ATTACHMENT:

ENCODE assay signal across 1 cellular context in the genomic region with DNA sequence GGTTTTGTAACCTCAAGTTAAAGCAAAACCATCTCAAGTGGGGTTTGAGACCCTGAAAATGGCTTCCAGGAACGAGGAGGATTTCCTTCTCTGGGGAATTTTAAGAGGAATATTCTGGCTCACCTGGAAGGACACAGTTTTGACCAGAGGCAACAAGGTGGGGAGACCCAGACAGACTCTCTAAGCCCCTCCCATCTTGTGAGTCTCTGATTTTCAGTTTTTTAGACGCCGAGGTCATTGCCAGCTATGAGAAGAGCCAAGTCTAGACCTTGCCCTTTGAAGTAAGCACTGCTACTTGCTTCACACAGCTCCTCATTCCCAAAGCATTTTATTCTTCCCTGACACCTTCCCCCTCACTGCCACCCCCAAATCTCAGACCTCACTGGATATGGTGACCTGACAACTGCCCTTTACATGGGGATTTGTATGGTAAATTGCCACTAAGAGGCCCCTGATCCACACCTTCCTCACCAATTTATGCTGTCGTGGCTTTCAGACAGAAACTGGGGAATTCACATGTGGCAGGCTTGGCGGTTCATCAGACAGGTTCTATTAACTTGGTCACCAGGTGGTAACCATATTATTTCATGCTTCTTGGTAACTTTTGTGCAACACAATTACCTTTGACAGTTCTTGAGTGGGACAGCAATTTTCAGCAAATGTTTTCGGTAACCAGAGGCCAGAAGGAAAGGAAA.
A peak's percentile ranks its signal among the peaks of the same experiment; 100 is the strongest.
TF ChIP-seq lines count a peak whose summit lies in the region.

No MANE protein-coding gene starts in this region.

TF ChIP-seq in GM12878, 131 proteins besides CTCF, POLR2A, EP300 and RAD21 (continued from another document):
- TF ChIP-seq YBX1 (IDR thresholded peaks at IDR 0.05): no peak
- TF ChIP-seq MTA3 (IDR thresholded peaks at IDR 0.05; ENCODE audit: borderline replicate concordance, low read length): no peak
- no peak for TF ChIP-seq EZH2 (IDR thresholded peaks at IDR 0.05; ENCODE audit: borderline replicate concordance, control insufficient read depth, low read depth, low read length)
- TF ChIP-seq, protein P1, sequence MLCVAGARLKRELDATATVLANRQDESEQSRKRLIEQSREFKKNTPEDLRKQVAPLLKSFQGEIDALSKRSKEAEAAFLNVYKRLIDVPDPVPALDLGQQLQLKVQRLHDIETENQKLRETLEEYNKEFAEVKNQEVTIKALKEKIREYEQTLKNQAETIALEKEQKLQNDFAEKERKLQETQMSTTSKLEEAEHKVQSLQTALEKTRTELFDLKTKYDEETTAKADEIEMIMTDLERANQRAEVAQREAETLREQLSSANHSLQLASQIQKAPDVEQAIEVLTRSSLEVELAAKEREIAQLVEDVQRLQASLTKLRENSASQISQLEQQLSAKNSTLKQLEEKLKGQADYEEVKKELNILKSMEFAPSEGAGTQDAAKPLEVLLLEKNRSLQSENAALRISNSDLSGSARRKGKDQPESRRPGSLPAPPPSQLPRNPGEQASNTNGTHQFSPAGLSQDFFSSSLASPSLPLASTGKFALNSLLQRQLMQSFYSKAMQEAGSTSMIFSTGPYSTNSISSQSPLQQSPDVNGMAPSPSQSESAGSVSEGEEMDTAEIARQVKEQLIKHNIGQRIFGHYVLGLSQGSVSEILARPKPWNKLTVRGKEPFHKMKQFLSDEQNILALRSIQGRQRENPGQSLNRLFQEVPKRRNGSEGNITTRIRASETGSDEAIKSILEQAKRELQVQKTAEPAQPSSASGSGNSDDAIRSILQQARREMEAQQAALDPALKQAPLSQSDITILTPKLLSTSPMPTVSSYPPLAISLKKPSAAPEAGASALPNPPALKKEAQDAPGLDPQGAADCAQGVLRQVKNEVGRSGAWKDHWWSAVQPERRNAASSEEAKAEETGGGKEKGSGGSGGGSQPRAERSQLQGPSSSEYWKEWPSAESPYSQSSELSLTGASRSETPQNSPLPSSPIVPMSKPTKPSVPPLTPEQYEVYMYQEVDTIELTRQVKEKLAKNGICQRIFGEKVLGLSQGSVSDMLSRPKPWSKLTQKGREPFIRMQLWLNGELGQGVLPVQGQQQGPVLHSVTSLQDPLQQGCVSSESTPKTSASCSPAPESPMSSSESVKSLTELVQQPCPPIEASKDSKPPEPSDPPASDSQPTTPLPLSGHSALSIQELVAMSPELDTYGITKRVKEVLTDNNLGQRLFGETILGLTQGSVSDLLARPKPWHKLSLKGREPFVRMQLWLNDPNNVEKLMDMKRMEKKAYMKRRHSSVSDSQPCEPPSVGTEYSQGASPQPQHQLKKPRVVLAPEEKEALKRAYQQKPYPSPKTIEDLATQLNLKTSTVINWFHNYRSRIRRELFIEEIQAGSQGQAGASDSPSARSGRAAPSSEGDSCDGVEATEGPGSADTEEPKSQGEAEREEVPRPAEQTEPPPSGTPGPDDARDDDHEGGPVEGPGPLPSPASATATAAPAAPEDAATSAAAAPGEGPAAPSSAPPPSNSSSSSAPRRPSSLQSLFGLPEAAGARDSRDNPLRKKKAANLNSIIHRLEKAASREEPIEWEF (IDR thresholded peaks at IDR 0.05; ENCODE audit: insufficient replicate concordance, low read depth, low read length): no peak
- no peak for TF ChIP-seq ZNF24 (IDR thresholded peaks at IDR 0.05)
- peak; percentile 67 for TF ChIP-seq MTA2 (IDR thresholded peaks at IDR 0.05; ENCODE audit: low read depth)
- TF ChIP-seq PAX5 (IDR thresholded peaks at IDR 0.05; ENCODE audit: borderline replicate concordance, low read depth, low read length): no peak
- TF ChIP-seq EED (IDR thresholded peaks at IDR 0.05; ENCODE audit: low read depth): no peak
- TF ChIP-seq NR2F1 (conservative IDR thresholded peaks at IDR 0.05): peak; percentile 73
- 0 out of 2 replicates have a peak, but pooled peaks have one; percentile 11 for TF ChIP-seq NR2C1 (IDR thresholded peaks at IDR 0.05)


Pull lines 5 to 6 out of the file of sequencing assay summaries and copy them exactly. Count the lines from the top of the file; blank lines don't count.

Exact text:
TF ChIP-seq in GM12878, 131 proteins besides CTCF, POLR2A, EP300 and RAD21 (continued from another document):
- TF ChIP-seq YBX1 (IDR thresholded peaks at IDR 0.05): no peak